Academic journal article Dalhousie Law Journal

The Land Tenure System in the Newfoundland and Labrador Offshore Regulatory Regime: Review, Analysis and Current Issues

Academic journal article Dalhousie Law Journal

The Land Tenure System in the Newfoundland and Labrador Offshore Regulatory Regime: Review, Analysis and Current Issues

Article excerpt

Introduction

1. Background and history

a. Oil and gas industry in offshore Newfoundland and Labrador

b. Regulatory background

Canada Oil and Gas Operations Act Accord Act

2. Regulatory regime

a. Accord Act

b. Federal legislation

c. Provincial legislation

3. Regulators

I. Review of land tenure regime

1. A note on terms

2. Exploration licence

a. Application process

b. Terms of exploration licence

c. Substantive Rights

3. Significant discovery licence

a. Introduction

b. Application process

Application process-SDD

Oil & gas committee

Application process-SDL

c. Legal test for issuance of SDD

d. Substantive rights

4. Commercial discovery declaration

a. Application process

b. Legal test for issuance

c. Substantive rights

5. Production licence

a. Application process

b. Legal test for issuance

c. Substantive Rights

II. Review of current issues

1. Stratigraphic ownership issues

2. Protection of data Conclusion

Introduction

This paper provides a survey of the oil and gas interest regime in the offshore industry off the coast of Newfoundland and Labrador, concentrating on describing the process and legal tests surrounding the issuance of Exploration Licences, Significant Discovery Licences, Commercial Discovery Licences, and Production Licences. The various approvals and authorizations that are necessary in order to carry on activities in the offshore area are not canvassed in this paper.

The examination which follows is divided into four sections. The introduction provides a background and history of the offshore regulatory environment. Part I describes in detail the application process, legal requirements, and rights that are applicable to each form of land tenure -Exploration Licence, Significant Discovery Licence, Commercial Discovery Declarations, and Production Licence. Part II discusses two current issues with respect to land tenure in the offshore area: stratigraphic ownership and protection of data. Finally, a brief conclusion is offered.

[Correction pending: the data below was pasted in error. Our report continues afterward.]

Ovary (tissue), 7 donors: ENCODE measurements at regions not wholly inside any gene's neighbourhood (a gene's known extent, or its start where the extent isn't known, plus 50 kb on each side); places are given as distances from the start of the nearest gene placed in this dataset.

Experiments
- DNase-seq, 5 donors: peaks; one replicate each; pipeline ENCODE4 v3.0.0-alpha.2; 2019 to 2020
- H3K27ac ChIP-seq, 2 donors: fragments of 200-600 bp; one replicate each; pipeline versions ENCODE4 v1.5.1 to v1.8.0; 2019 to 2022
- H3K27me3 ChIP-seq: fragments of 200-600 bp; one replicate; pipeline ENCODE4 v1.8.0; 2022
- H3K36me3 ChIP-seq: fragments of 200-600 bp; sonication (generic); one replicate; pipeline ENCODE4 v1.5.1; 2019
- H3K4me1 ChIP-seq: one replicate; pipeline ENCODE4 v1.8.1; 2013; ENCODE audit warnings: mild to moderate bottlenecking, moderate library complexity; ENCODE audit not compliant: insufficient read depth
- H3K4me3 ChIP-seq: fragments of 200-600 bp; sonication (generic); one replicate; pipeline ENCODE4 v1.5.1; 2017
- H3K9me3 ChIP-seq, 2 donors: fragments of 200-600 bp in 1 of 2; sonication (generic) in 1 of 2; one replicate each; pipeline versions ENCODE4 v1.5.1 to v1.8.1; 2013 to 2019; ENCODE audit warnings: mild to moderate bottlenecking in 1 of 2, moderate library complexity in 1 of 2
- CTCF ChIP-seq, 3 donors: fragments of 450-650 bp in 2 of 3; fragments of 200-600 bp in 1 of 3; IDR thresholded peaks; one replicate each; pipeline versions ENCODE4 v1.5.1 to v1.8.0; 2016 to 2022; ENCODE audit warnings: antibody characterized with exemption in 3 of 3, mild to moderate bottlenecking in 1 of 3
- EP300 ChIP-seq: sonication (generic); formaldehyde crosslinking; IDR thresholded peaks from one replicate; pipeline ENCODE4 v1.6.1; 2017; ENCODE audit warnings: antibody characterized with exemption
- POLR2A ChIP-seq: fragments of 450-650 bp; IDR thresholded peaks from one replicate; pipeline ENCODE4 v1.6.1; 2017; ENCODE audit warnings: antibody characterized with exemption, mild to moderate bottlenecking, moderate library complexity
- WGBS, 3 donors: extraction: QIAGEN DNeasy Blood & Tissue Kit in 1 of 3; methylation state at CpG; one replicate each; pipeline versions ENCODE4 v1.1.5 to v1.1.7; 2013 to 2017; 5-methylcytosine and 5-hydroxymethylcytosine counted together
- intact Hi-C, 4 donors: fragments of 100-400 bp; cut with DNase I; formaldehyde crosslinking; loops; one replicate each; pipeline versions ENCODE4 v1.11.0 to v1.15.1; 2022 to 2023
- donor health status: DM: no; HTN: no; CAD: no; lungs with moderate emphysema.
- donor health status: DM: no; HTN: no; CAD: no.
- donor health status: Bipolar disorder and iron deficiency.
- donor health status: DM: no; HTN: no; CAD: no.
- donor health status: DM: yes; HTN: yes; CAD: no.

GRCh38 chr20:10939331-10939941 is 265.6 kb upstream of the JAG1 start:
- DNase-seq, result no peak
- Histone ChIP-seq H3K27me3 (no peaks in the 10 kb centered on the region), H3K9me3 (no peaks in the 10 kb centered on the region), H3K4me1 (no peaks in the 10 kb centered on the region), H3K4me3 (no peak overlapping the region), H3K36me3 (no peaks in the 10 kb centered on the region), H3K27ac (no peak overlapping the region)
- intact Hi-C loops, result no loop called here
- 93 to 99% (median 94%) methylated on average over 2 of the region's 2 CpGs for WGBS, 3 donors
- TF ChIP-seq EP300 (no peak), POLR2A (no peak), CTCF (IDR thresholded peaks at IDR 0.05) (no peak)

1. Background and history

a. Oil and gas industry in offshore Newfoundland and Labrador

The history of the oil and gas industry in offshore Newfoundland and Labrador dates back over fifty years, when the first wells were drilled in the 1960s. Most of the offshore activity, however, has been concentrated in the past fifteen years, with the first oil being produced in 1997. Interest in Newfoundland and Labrador offshore oil increased dramatically in the 1970s along with increases in oil prices, which led to an increase in exploratory drilling. As the exploration continued and large oil field discoveries were made (such as the Hibernia oil field in 1979), it became apparent that there were opposing views on who controlled the oil off the coast of Newfoundland and Labrador; the federal or provincial government.

The 1980s were marked by conflict and legal battles between the federal and provincial governments, beginning with the Government of Canada introducing its National Energy Program (NEP) in 1980, which outlined a desire to have the Supreme Court of Canada determine the question of offshore oil ownership.1 After a number of years of negotiations between the federal and provincial governments, the Canada-Newfoundland Atlantic Accord {Atlantic Accord) was signed in 1985, establishing a joint management system to be regulated by the Canada-Newfoundland and Labrador Offshore Petroleum Board (the Board).

After the battle between the provincial and federal governments was over, the second half of the 1980s involved deliberations between the provincial government and oil companies. At this time, the price of oil had declined significantly, meaning less profit for oil companies interested in offshore production. An agreement was reached between the provincial and federal governments and the oil companies in 1990, with "the government agree[ing] to give developers $1 billion in grants and $1. …

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